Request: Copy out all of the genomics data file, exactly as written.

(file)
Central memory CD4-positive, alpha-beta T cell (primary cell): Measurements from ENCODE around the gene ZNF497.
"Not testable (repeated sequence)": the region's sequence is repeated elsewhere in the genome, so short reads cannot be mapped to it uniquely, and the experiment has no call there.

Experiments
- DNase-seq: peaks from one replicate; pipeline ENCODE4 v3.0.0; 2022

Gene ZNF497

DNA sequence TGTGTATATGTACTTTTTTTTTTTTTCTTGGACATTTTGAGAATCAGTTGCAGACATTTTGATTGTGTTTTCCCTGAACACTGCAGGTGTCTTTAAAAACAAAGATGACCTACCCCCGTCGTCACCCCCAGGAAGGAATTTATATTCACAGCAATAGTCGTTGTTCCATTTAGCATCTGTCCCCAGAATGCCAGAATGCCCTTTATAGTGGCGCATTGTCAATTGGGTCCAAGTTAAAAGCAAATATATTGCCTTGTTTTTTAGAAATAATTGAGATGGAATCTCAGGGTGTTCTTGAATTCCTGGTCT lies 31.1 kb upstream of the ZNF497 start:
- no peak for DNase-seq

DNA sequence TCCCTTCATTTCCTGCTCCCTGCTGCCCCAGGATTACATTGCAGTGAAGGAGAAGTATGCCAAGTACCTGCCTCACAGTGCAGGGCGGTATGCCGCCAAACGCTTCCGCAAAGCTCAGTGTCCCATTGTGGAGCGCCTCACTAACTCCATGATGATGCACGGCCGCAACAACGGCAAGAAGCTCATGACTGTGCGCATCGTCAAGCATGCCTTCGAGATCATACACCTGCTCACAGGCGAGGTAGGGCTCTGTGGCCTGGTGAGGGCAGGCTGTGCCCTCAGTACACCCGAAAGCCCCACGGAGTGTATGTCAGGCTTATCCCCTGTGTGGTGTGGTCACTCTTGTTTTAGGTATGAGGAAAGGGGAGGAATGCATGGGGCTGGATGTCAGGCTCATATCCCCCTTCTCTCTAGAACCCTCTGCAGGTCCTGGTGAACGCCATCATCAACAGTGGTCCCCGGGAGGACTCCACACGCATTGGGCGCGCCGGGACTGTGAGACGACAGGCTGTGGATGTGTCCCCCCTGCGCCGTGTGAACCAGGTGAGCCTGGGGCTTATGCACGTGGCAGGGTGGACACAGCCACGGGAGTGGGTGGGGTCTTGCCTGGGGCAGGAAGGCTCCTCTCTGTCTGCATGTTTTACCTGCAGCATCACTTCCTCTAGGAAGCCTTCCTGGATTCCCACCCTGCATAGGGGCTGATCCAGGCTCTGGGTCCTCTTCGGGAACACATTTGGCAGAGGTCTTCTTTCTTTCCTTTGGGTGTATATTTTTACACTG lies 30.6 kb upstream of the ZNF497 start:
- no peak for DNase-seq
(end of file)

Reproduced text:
Central memory CD4-positive, alpha-beta T cell (primary cell): Measurements from ENCODE around the gene ZNF497.
"Not testable (repeated sequence)": the region's sequence is repeated elsewhere in the genome, so short reads cannot be mapped to it uniquely, and the experiment has no call there.

Experiments
- DNase-seq: peaks from one replicate; pipeline ENCODE4 v3.0.0; 2022

Gene ZNF497

DNA sequence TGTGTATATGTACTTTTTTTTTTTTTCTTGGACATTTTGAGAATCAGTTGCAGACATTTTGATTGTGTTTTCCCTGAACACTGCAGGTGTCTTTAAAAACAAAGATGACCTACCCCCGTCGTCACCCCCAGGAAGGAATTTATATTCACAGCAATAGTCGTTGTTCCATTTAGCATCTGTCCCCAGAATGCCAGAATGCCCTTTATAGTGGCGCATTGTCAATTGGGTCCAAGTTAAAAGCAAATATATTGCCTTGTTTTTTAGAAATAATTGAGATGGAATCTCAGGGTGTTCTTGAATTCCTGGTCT lies 31.1 kb upstream of the ZNF497 start:
- no peak for DNase-seq

DNA sequence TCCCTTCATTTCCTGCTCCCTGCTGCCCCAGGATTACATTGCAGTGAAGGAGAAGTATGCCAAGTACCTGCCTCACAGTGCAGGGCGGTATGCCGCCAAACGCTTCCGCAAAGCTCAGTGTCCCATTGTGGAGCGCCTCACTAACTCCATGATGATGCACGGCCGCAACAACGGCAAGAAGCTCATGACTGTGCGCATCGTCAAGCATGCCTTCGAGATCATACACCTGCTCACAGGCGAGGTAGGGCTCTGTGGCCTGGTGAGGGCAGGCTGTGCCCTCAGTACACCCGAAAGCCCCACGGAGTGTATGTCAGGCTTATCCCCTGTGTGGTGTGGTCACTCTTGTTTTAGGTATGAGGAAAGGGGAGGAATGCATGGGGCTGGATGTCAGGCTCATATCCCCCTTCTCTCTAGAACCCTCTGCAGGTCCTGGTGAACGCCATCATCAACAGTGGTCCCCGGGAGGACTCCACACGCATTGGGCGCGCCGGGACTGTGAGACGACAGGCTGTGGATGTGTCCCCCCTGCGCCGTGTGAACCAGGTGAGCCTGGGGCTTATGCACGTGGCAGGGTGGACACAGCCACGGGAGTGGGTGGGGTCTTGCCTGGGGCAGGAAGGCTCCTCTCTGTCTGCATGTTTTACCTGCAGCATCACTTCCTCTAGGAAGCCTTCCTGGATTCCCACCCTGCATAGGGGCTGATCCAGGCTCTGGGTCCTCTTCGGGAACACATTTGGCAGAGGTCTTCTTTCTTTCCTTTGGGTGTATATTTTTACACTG lies 30.6 kb upstream of the ZNF497 start:
- no peak for DNase-seq